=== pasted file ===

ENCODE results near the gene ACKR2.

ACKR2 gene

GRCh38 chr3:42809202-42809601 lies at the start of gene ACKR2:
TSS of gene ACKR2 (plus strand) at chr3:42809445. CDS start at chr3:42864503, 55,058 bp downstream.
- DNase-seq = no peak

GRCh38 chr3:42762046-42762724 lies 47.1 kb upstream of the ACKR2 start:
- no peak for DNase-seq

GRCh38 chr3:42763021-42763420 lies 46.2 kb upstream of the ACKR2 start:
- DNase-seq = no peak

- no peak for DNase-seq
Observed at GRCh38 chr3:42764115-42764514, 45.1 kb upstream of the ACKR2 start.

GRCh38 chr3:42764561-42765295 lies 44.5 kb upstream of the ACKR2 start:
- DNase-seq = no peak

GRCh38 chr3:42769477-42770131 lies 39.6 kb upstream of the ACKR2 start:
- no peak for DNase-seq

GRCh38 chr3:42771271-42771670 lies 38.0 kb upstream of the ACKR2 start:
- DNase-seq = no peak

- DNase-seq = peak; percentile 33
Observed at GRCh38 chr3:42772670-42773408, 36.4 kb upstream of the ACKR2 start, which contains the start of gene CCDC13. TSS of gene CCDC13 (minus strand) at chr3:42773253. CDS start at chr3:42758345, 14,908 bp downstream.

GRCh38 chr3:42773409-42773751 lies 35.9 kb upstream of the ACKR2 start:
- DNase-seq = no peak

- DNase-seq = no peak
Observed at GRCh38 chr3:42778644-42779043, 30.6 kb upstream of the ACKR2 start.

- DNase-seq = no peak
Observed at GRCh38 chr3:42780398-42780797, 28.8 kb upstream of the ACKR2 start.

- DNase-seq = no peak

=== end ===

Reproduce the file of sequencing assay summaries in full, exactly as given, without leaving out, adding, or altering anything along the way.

ENCODE results near the gene ACKR2.

ACKR2 gene

GRCh38 chr3:42809202-42809601 lies at the start of gene ACKR2:
TSS of gene ACKR2 (plus strand) at chr3:42809445. CDS start at chr3:42864503, 55,058 bp downstream.
- DNase-seq = no peak

GRCh38 chr3:42762046-42762724 lies 47.1 kb upstream of the ACKR2 start:
- no peak for DNase-seq

GRCh38 chr3:42763021-42763420 lies 46.2 kb upstream of the ACKR2 start:
- DNase-seq = no peak

- no peak for DNase-seq
Observed at GRCh38 chr3:42764115-42764514, 45.1 kb upstream of the ACKR2 start.

GRCh38 chr3:42764561-42765295 lies 44.5 kb upstream of the ACKR2 start:
- DNase-seq = no peak

GRCh38 chr3:42769477-42770131 lies 39.6 kb upstream of the ACKR2 start:
- no peak for DNase-seq

GRCh38 chr3:42771271-42771670 lies 38.0 kb upstream of the ACKR2 start:
- DNase-seq = no peak

- DNase-seq = peak; percentile 33
Observed at GRCh38 chr3:42772670-42773408, 36.4 kb upstream of the ACKR2 start, which contains the start of gene CCDC13. TSS of gene CCDC13 (minus strand) at chr3:42773253. CDS start at chr3:42758345, 14,908 bp downstream.

GRCh38 chr3:42773409-42773751 lies 35.9 kb upstream of the ACKR2 start:
- DNase-seq = no peak

- DNase-seq = no peak
Observed at GRCh38 chr3:42778644-42779043, 30.6 kb upstream of the ACKR2 start.

- DNase-seq = no peak
Observed at GRCh38 chr3:42780398-42780797, 28.8 kb upstream of the ACKR2 start.

- DNase-seq = no peak